Gennaday Bratslavsky, MD
Managing bilateral and multifocal renal cell carcinoma (RCC) is as much a matter of family history as deciding which patients need a biopsy and which tumor to start treating first, according to Gennaday Bratslavsky, MD. Bratslavsky directed a course exploring the treatment of this complex condition at the 2017 American Urological Association meeting.
“The genetic profile of kidney cancer is now becoming much more prevalent in identification of therapeutic targets,” he said. “As we move forward to precision medicine, there are numerous tests, profiles, categories, and strategies that we're all working on to be able to pinpoint a better treatment for the right patient.”
In an interview with OncLive,
Bratslavsky, professor and chair of urology, chief of urologic oncology, and division chief of urologic male health, SUNY Upstate Medical University, discussed the evaluation and management of RCC and highlighted genetic testing for the patient’s family.
OncLive: Can you give an overview of your presentation?
We have a course this year on the evaluation and management of bilateral multifocal and hereditary RCC. This has many implications because quite a few patients that we see in a urologist’s office do present with more than one tumor. When a patient has more than one tumor, it raises the question of what side to start with, who to biopsy, and who to test.
To answer those questions, you start by doing a comprehensive history and physical. A huge importance in evaluating these patients is recognition of a family history or certain potential signs of syndromes that could be associated.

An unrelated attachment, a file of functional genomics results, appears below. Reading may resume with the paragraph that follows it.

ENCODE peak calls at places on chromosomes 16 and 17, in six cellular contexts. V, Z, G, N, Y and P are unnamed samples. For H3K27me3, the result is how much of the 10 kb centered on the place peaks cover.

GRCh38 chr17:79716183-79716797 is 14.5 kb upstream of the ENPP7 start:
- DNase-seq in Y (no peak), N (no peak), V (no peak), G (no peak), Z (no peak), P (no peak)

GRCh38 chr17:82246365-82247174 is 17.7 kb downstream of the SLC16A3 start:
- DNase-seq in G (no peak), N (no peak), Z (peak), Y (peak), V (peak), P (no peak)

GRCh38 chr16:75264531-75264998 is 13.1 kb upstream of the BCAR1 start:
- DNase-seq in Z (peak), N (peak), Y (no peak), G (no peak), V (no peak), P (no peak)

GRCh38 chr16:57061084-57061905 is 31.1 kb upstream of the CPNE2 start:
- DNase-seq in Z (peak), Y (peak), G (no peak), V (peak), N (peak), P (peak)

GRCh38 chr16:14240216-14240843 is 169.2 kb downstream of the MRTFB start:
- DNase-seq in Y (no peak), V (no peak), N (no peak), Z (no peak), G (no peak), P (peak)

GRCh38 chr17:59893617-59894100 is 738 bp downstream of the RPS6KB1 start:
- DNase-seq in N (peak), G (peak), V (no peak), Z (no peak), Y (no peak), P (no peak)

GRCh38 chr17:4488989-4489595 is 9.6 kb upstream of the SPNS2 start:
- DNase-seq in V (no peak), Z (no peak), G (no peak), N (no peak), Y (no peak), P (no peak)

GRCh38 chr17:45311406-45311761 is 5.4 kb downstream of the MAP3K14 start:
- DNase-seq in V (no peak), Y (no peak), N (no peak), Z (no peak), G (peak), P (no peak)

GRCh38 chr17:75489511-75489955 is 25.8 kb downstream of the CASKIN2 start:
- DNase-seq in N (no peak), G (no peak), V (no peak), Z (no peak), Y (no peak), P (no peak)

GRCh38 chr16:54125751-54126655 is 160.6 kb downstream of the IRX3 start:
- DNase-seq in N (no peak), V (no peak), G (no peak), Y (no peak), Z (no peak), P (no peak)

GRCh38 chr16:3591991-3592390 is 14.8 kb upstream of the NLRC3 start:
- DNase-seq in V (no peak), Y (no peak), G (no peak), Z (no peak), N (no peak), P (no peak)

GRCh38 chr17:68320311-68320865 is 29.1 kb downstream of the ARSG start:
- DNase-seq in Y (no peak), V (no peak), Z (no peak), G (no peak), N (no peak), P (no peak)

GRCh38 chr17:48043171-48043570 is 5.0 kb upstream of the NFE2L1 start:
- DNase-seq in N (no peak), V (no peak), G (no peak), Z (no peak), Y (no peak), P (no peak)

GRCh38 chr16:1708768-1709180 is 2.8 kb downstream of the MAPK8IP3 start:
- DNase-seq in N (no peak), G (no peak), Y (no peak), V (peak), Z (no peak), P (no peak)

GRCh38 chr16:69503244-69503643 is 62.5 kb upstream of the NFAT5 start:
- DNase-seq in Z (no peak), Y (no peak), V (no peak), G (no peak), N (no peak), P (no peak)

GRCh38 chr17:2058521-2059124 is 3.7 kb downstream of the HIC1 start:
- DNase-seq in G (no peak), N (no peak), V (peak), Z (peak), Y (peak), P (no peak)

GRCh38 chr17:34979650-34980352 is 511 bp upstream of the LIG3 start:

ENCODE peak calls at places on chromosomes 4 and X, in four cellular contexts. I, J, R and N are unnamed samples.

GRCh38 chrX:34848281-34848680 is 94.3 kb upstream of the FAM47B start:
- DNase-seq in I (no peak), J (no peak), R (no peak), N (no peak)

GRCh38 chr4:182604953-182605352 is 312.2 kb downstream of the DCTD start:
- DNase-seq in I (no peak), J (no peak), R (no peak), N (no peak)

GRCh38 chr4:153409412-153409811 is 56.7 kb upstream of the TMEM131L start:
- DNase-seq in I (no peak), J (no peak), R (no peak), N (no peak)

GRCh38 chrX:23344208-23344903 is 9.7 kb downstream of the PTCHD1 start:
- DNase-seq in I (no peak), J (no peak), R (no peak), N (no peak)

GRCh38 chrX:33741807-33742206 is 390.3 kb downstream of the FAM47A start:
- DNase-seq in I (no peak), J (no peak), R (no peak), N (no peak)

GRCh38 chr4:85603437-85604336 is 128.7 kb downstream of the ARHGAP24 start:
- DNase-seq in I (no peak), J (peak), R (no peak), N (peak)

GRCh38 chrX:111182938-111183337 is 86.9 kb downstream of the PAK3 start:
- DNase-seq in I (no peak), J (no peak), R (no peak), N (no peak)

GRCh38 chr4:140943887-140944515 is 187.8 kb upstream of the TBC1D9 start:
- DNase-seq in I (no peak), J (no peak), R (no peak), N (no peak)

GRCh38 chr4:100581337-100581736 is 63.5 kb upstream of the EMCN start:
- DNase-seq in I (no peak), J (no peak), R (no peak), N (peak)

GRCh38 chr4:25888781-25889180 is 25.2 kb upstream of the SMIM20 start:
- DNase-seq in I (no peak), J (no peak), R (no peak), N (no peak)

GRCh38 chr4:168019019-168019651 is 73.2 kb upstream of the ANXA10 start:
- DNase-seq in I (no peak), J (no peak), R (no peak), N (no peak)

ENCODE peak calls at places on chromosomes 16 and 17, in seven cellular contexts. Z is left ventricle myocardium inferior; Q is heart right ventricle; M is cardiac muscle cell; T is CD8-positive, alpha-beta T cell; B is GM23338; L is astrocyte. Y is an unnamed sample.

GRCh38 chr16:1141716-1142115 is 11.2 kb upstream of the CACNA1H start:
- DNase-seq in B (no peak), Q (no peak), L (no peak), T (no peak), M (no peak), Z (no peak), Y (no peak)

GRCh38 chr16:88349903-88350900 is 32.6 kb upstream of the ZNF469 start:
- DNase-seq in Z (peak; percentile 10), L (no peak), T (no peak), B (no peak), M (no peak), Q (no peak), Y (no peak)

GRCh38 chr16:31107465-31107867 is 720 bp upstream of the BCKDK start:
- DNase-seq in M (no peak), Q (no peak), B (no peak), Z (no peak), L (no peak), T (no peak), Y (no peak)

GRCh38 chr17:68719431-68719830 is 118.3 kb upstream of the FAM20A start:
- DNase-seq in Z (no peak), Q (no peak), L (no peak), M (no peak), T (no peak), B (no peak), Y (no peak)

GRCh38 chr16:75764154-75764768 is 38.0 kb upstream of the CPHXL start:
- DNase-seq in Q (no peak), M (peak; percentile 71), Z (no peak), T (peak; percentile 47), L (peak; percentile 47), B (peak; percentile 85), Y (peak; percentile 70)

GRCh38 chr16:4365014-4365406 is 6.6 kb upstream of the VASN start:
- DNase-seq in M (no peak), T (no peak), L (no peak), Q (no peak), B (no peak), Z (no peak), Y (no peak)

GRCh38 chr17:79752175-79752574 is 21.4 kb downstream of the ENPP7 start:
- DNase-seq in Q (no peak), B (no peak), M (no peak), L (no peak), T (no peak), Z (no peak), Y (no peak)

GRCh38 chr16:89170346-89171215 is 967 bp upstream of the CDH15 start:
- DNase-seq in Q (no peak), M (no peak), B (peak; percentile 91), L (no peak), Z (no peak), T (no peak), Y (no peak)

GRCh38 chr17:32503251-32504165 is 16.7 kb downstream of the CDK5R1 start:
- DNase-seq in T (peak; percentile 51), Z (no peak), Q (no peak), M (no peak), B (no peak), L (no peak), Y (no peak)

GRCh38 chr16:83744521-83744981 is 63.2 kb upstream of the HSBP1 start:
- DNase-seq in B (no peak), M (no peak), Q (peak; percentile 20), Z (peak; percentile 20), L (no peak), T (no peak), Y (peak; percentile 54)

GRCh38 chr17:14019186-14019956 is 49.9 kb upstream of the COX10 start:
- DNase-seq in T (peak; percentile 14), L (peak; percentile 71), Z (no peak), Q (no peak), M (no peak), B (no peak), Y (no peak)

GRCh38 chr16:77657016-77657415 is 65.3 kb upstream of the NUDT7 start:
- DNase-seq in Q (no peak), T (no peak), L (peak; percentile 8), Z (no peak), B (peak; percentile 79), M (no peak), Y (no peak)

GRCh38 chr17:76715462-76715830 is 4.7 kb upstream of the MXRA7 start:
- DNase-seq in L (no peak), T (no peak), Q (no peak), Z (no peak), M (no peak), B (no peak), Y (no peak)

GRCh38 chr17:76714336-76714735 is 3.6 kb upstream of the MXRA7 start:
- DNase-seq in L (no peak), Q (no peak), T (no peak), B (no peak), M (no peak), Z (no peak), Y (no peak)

Not every patient who presents with tumors on each side of the kidney will have a genetic disorder. As we’re learning more about the genetics of patients with kidney cancer, we’re sometimes able to trace it down to some history in the family, for example, a family member who had the removal of the uterus at a young age. That can guide us into appropriate testing.
Sometimes you need to start with a biopsy since having knowledge of the specific histology from the biopsy can direct you further into additional genetic testing. Additionally, the surgical incision may direct your next step of management once you have more than one tumor. All of this is individualized, but there are several specific algorithms that we have developed that will hopefully help practitioners, urologists, and those who run into these complex issues identify the best next steps.
Why is it important for a patient to understand his or her family history?
Having a family history of kidney cancer would qualify patients for what is known as hereditary kidney cancer. Kidney cancer is still quite prevalent. There will be over 60,000 new cases of kidney cancer diagnosed in the United States this year. For this reason, to say that anyone who had a family member with kidney cancer does not necessarily qualify these patients for tests. Nevertheless, it is something to keep in mind.